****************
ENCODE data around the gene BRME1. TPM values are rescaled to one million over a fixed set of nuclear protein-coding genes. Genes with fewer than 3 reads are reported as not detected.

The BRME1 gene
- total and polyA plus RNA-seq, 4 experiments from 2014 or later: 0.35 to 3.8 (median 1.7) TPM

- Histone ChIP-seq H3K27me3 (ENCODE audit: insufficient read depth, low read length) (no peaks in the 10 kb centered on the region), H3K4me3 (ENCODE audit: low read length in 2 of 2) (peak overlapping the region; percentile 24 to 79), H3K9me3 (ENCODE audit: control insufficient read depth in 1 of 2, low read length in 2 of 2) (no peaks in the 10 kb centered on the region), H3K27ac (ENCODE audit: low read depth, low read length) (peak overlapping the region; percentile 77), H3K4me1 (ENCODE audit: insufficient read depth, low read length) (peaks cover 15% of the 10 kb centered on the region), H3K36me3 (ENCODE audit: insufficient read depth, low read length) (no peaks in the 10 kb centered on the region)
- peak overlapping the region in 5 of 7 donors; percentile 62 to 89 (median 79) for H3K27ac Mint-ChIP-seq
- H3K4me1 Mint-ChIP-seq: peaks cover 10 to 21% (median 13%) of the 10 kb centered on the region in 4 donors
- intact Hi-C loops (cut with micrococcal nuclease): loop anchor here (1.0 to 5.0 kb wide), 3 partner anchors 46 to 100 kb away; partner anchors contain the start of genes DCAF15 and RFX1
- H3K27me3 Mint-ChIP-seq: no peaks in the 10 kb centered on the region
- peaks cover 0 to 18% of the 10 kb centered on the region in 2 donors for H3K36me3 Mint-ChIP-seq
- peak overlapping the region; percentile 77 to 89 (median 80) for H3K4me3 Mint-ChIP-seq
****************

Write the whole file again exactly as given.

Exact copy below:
ENCODE data around the gene BRME1. TPM values are rescaled to one million over a fixed set of nuclear protein-coding genes. Genes with fewer than 3 reads are reported as not detected.

The BRME1 gene
- total and polyA plus RNA-seq, 4 experiments from 2014 or later: 0.35 to 3.8 (median 1.7) TPM

- Histone ChIP-seq H3K27me3 (ENCODE audit: insufficient read depth, low read length) (no peaks in the 10 kb centered on the region), H3K4me3 (ENCODE audit: low read length in 2 of 2) (peak overlapping the region; percentile 24 to 79), H3K9me3 (ENCODE audit: control insufficient read depth in 1 of 2, low read length in 2 of 2) (no peaks in the 10 kb centered on the region), H3K27ac (ENCODE audit: low read depth, low read length) (peak overlapping the region; percentile 77), H3K4me1 (ENCODE audit: insufficient read depth, low read length) (peaks cover 15% of the 10 kb centered on the region), H3K36me3 (ENCODE audit: insufficient read depth, low read length) (no peaks in the 10 kb centered on the region)
- peak overlapping the region in 5 of 7 donors; percentile 62 to 89 (median 79) for H3K27ac Mint-ChIP-seq
- H3K4me1 Mint-ChIP-seq: peaks cover 10 to 21% (median 13%) of the 10 kb centered on the region in 4 donors
- intact Hi-C loops (cut with micrococcal nuclease): loop anchor here (1.0 to 5.0 kb wide), 3 partner anchors 46 to 100 kb away; partner anchors contain the start of genes DCAF15 and RFX1
- H3K27me3 Mint-ChIP-seq: no peaks in the 10 kb centered on the region
- peaks cover 0 to 18% of the 10 kb centered on the region in 2 donors for H3K36me3 Mint-ChIP-seq
- peak overlapping the region; percentile 77 to 89 (median 80) for H3K4me3 Mint-ChIP-seq